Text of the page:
Surrounded by community and elected leaders and dozens of fans of her renowned cooking, Chef Dominque Leach and the Pullman community celebrated the opening of her newest Lexington Betty Smokehouse in Chicago’s historic Pullman neighborhood.
Coming to Pullman in 2020, Dominque Leach was one of a few entrepreneurs in the One-Eleven Food Hall, created by Chicago Neighborhood Initiatives (CNI) to bring great cooking to the Far South Side in a setting that nurtured entrepreneurs. Not only did Lexington Betty Smokehouse survive the pandemic, but Chef Leach also helped feed front-line workers and those in need throughout the community with the same good cheer with which she greets her customers.
As the pandemic wound down, Chef Leach was ready to expand and now occupies the entire space where three ventures once stood. And Saturday’s celebration gave the community a taste of the full-service menu being offered at 111th and Doty, including barbecue brisket, macaroni and cheese, and many other favorite barbecue meats and savory sides created from the family recipes of Dominque’s grandmother.
Formally welcoming her to Pullman was 9th Ward Alderman Anthony Beale – who talked of Dominique’s success as one more tribute to Pullman’s resilience. “From the moment Dominique Leach set foot in Pullman two years ago, I was convinced our futures were intertwined. Just as the people of Pullman believed that this once 180-acre set could once again be filled with factories, stores, and restaurants, so too could Chef Leach conceive of moving from a food cart to the finest barbecue restaurant on the South Side – if not in Chicago. A woman who gives to the communities she serves, we could not be prouder to have her here.”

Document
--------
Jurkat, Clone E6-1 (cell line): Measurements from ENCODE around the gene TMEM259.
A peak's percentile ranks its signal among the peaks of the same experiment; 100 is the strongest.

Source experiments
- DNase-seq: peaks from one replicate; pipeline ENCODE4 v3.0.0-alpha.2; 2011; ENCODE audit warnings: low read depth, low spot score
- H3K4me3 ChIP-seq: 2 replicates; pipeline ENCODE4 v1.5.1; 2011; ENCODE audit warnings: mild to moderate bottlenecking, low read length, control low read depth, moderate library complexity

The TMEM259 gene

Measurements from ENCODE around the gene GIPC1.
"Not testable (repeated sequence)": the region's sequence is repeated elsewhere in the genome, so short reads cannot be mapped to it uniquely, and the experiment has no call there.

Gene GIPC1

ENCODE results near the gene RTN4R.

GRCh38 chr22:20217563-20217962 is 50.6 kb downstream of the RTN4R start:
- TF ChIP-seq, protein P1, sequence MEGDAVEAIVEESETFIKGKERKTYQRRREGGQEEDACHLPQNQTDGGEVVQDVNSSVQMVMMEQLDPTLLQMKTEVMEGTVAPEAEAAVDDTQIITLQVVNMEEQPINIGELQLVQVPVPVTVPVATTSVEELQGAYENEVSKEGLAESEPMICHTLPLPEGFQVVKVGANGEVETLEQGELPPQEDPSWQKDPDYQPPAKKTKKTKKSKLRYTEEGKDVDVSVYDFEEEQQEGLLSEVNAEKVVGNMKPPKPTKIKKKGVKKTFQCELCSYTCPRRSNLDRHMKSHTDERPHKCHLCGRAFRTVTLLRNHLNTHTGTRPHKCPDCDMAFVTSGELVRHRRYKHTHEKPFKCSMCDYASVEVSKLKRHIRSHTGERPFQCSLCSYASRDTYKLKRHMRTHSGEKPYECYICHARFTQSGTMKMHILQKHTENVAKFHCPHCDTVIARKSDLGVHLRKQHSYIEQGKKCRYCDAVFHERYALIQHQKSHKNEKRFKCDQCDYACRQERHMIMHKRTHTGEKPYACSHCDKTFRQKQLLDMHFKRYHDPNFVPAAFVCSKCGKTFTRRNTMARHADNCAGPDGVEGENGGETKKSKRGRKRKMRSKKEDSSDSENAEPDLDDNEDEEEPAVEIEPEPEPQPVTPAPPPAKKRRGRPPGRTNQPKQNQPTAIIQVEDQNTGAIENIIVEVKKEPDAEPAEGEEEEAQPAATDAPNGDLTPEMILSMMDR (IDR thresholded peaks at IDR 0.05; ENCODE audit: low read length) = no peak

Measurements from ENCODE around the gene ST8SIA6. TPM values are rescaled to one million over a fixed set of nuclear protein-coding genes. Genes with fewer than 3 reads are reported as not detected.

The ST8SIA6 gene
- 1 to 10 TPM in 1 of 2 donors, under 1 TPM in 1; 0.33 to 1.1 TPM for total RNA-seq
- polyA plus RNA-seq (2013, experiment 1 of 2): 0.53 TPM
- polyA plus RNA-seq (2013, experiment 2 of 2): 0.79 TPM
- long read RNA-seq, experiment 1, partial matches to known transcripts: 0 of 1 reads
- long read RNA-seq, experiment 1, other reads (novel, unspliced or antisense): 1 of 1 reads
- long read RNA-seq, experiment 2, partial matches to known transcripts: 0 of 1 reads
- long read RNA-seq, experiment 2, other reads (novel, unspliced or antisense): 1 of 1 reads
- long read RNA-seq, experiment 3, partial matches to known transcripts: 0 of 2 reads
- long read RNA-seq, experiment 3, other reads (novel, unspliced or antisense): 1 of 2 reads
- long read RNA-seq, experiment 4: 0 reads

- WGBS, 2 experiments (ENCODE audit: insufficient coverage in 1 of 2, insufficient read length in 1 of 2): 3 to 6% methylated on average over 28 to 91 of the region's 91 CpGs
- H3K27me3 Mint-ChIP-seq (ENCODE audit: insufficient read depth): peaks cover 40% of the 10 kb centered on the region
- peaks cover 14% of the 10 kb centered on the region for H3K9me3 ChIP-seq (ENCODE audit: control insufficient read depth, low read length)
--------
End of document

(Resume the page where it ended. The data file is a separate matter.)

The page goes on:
David Doig, President of CNI stressed that Lexington Betty Smokehouse and its neighbor Culver’s, which opened in the Fall of 2021 fulfill a long-time yearning of Pullman residents. “When CNI came to Pullman, as part of US Bank, we quickly learned that while people wanted healthy foods, quality jobs, plentiful recreation, and good housing and the creation of a Pullman National Monument – they also wanted a place they could sit down with friends and family for a pleasant dinner or lunch. And now they can in two new restaurants,
County Board President Toni Preckwinkle, as the granddaughter of Pullman Porters and a former history teacher, said that Dominique Leach and the entire Pullman tale of renewal provided lessons from which the entire city, or nation, could learn. “Less than 20 years ago, this land – and even the Pullman Works were written off by pundits and politicians as ‘expendable’– a drag on the city. Yet Alderman Beale, the incredible Pullman community working with CNI, created a vision for the future and with tenacity and the aid and support of U.S. Bank turned that vision into reality.”
“Here we are today,” continued Preckwinkle, “with those 180 acres of vacant and abandoned land transformed into stores, production facilities, and restaurants, providing nearly 2,000 jobs and healthy food choices for all. Vision, tenacity, and leadership – with financial partners who have faith is a winning formula for all communities. I want to thank Pullman for showing the way.”
Also speaking were State of IL Rep. Nick Smith of Lexington Betty Smokehouse; Myles Brady Davis, Equality Illinois; Samir Mayekar, Deputy Mayor, Economic & Neighborhood Development.
The new Lexington Betty Smokehouse location is yet another step in the renewal of the historic Pullman and Roseland community which last fall celebrated the grand opening of the National Monument’s new Visitor Center, Pullman Artspace Lofts, and a Culver’s. The monument site is expected to attract more than 300,000 visitors a year. These and other developments from $500 million of investments over the last several years have created nearly 2,000 jobs and led pundits to calling Pullman a “model for neighborhood revitalization.”